Diabolik: Heists and Investigations
Diabolik: Heists and Investigations is a hidden movement/deduction game for two teams which can be played by 2-4 players. With its theme and look inspired by the comic book series created in 1962 by Angela and Luciana Giussani, the game is designed by Luca Maragno with art from Matteo Buffagni. Diabolik is published by Ares Games, DAM Things! and Pendragon Game Studio.
The hidden movement mechanic has underpinned many well-known games, and fans of Fury of Dracula (FFG), in particular, will find a number of parallels in Diabolik, but what sets this game apart is the interaction between the two teams via hand management and action selection, ensuring that each game will be highly strategic as well as tense and exciting.
The game comes with an introductory scenario to enable players to get to grips with the rules for movement, which is a good idea, but you probably won't want to play to the end of it: unless either side gets lucky, it can take a long time. The step up to the full game is not too drastic, so some people may prefer to jump right in with that anyway.
In the full game, the criminal team have three heists lined up, and they win if they can complete any two of them. Meanwhile, the police team will try to follow clues related to those heists while also tracking down the criminals to increase the danger level for them. If they can do enough to raise the danger level, the criminals are thwarted and the police win.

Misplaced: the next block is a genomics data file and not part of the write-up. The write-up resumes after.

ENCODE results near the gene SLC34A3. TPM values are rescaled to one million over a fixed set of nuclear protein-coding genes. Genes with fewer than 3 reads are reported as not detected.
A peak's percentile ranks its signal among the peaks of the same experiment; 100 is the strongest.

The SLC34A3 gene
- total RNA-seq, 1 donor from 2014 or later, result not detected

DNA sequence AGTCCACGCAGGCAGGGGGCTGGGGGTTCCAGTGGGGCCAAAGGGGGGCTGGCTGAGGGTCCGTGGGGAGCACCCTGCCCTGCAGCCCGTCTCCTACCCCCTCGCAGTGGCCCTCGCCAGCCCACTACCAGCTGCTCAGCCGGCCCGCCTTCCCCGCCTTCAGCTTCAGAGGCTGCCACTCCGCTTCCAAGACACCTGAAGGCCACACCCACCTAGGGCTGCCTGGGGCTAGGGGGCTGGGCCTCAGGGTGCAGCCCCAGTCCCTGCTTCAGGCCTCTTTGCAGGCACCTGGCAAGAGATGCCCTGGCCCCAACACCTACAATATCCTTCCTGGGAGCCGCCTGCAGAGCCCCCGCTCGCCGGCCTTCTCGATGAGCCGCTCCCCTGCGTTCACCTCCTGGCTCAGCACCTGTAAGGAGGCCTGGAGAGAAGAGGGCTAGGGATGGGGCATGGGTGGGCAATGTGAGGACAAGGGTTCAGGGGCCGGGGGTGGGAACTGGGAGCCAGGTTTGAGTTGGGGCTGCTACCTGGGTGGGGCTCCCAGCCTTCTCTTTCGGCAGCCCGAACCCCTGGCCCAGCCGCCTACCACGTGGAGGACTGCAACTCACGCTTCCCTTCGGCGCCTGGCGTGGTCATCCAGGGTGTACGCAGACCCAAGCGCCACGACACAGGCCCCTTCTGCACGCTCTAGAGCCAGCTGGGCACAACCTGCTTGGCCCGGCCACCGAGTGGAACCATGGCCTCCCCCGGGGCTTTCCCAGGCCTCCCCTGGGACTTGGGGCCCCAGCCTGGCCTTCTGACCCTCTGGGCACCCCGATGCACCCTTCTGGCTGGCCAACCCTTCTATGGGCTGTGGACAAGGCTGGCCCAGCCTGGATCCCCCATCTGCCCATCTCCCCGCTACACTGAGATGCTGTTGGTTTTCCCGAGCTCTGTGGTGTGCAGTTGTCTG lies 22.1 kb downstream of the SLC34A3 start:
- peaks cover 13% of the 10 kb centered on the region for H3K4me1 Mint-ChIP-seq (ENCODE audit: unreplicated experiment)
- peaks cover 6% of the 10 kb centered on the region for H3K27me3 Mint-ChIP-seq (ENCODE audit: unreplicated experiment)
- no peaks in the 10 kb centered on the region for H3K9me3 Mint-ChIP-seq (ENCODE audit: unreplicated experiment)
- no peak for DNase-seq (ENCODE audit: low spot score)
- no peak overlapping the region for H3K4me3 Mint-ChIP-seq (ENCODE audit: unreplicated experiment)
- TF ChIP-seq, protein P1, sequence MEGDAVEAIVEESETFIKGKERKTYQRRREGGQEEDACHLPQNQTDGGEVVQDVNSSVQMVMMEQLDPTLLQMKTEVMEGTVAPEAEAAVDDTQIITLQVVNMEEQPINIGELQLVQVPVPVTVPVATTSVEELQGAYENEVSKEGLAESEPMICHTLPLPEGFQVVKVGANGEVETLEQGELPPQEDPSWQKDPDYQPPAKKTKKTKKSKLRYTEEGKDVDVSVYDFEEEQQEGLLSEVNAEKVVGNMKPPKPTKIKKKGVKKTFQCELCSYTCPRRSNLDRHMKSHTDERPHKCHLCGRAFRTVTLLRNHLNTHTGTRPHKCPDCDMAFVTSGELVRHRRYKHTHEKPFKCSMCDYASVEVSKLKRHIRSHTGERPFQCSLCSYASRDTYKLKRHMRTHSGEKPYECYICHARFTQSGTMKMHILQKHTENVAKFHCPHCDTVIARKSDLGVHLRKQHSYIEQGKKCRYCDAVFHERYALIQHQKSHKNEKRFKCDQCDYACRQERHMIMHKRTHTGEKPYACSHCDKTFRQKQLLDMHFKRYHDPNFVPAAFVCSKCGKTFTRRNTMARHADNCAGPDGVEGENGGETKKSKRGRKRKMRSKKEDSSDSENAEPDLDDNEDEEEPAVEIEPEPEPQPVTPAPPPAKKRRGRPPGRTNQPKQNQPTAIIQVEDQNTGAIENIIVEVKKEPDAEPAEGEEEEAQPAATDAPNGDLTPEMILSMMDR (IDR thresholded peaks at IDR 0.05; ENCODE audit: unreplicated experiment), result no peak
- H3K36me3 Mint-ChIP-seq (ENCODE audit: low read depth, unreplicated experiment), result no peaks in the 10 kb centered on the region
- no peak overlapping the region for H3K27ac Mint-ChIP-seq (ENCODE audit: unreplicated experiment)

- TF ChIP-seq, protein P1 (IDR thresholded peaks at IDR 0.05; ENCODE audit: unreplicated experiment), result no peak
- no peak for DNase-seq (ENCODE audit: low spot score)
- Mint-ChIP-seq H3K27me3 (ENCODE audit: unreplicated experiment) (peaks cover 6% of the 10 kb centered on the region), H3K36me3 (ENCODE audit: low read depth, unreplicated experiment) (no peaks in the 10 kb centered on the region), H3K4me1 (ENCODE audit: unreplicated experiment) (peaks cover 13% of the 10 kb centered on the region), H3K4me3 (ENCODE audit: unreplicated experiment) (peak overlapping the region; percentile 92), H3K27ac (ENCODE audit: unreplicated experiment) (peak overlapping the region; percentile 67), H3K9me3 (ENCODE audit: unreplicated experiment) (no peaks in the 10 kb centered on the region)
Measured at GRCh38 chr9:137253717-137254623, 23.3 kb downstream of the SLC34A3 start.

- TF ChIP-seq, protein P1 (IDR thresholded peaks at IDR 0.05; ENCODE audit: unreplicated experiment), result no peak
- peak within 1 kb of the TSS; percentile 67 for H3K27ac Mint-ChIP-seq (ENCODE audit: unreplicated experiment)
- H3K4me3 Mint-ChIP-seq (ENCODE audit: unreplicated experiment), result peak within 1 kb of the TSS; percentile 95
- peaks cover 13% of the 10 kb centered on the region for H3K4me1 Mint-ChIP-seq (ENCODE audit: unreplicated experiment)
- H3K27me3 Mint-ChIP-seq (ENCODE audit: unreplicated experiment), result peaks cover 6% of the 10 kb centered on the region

From the title, you might think the theme sounds dark or even demonic but this certainly isn't the case: there isn't even any death in Diabolik, as characters only ever get wounded. The theme is carried well, but it is a shame that the Police team are described in the English rules somewhat inconsistently as 'Police Officers' as well as the frustratingly gendered term 'Policemen'. This makes it hard to work out which rules (and which cards) apply to the Police main characters, or their underlings, or both.
The game will ebb and flow, with the criminals making swift progress one minute and then the Police making a great breakthrough the next. It's hard to tell who will win, and nothing is guaranteed until the very end... This keeps players fully involved and on their toes throughout but it does make it difficult to predict how long the game will take.
There is excitement from start to finish, but be warned that early games can be plagued by rules queries and fatal misunderstandings that can easily ruin everything in a game that hinges on accurate adherence to the rules. The 48-card decks available to each team ensure brilliant twists and turns but do create complicated exceptions to the normal rules which are difficult to resolve, even with the helpful FAQ section. An online version would be brilliant, taking away the difficult housekeeping and allowing players to focus on what matters. Nevertheless, Diabolik is a very well developed game and players who put the effort into learning it will soon overcome administrative challenges and enjoy out-scheming each other time and time again.
(Review by Matt Young)
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